Each State legislature will conduct its own election. They shall make distinct lists of all persons voted for and of the number of votes for each, which lists they shall sign and certify, and transmit sealed to the government of the United States, directed to the President of the Senate; — the President of the Senate shall, in the presence of the Senate, House of Representatives, and Fair Elections Council open all the certificates, and the votes shall then be counted.

The person having the greatest number of votes for the office they are seeking shall be the winner if such number is a majority of the number of National Votes. If no person has a majority, then the candidate with the majority of votes directly from the citizens will be the winner.

Section 3.

Each State shall create a Congressional district map for each seat of the Congress they are allotted. Each map must be approved by the Fair Elections Council. If a State does meet the approval of the Council for all of its district maps in a timely manner, then the Council will decide the districts. Each State shall create laws regarding the ballot access of candidates for election of Federal Offices. Ballot access laws must be approved by the Fair Elections Council. If a State does not present ballot access laws to the Council in a timely manner with regards to the election cycle, then the Council will specify the ballot access laws for the State.

Section 4.

A Political Campaign is the selling of goods, services, or the collection of money and in-kind resources from other citizens and the spending of such money and in-kind resources in an effort to advertise, promote and elect a person running for a Federal Office. There can be only one campaign per candidate and only a candidate can initiate and control their own campaign. Only a citizen can purchase goods and services or donate money and in-kind resources to a campaign. No citizen shall take money or resources from another citizen to pass on to a political campaign. The Fair Elections Council shall create and enforce all laws with regard to campaign finance and electioneering including limits of campaign commerce and contributions and public disclosure of campaign contributions.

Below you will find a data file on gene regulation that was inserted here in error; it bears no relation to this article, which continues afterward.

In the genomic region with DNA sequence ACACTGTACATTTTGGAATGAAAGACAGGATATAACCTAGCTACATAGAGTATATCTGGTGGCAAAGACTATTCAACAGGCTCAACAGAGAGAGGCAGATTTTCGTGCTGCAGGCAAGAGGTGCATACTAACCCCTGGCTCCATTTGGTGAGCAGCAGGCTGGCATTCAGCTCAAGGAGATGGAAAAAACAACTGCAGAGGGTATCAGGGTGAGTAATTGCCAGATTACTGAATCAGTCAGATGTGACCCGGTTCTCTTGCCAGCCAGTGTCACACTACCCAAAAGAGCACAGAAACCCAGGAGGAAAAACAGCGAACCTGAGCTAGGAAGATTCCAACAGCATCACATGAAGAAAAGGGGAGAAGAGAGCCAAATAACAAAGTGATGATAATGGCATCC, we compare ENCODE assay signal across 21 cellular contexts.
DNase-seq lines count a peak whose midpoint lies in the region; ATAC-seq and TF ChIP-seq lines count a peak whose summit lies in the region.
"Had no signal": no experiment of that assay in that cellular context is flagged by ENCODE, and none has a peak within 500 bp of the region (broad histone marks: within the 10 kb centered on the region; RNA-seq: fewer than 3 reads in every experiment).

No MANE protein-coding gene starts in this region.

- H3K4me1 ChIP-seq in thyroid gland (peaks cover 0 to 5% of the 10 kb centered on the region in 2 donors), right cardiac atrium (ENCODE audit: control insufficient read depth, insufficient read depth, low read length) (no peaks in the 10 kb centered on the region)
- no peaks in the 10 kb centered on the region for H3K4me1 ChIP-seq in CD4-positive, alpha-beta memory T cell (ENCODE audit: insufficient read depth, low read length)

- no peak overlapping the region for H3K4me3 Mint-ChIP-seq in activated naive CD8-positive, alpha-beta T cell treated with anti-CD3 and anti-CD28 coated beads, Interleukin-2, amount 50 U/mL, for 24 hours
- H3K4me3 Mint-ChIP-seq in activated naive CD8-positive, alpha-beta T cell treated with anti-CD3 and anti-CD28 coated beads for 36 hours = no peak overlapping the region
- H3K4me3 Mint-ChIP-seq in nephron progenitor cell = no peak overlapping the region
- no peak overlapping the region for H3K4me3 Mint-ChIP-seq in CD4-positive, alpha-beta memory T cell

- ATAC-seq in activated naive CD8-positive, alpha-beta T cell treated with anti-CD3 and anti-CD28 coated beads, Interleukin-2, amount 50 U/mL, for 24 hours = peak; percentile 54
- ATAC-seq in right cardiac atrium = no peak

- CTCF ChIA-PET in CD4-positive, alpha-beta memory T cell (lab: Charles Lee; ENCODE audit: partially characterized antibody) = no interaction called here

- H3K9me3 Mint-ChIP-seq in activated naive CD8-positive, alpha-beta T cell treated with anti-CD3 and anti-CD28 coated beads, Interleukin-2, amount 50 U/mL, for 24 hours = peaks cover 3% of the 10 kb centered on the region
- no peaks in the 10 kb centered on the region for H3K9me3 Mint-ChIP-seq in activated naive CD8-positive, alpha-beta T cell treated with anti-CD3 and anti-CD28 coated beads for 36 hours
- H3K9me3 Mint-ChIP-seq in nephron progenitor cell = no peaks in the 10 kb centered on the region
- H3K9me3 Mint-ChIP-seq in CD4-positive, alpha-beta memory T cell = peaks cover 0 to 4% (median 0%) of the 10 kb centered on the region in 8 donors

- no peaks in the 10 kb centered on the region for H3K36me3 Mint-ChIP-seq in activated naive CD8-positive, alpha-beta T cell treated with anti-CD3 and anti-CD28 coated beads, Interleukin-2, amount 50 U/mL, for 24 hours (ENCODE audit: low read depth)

Section 5.

Each citizen must declare one physical address as a Home in which they are represented in a single Congressional District. A citizen may only contribute to the campaign of a person seeking an office in their Home Congressional District for the House of Representatives and Home State for the Senate.

Section 6.

A Political Party is any organization or group of people that advocates for or against a person seeking a Federal Office. Political parties shall not donate money or resources directly to a candidate; however, they can recruit, train, guide, and align ideology among candidates and those holding a Federal Office for purposes of passing legislation. No political party shall sell goods or services, nor take donations, dues, or in-kind resources from any entity other than a citizen. No Political Party shall advocate against a specific candidate running for office without advocating for a specific candidate at the same time. The Fair Elections Council shall create and enforce all laws and limitations on the commercial activities of Political Parties.

Section 7.

A Political Media Organization gives regular commentary on any of the following:

  • The operations of the Government.
  • Political Parties.
  • Candidates seeking a Federal Office.
  • Persons holding a Federal Office.
  • Other Political Media Organizations.

The Fair Elections Council shall define Political Media Organizations and a framework for judging bias in the conduct of their operations and presentation of their content. The Council shall create and enforce laws requiring the self-identification of Political Media Organizations and their bias rating to viewers of their content.

Section 8.

A well-functioning democracy depends on an informed electorate. The Fair Elections Council shall create and enforce voter education requirements to be implemented by each State conducting elections for candidates seeking a Federal Office and Membership to the Fair Elections Council. The requirements will specify background information regarding a candidate’s work experience, criminal record, organization affiliations, relevant endorsements, and any such information the Council deems relevant to a citizen to make an informed decision when voting for a candidate. Nine months prior to each election the Fair Elections Council will publish a list of the twenty most important issues for the Congress to address in the next election cycle in the Opinion of the collective Council. Each Candidate’s position on these issues, along with the specified background information, will be made available to a citizen at the time of voting.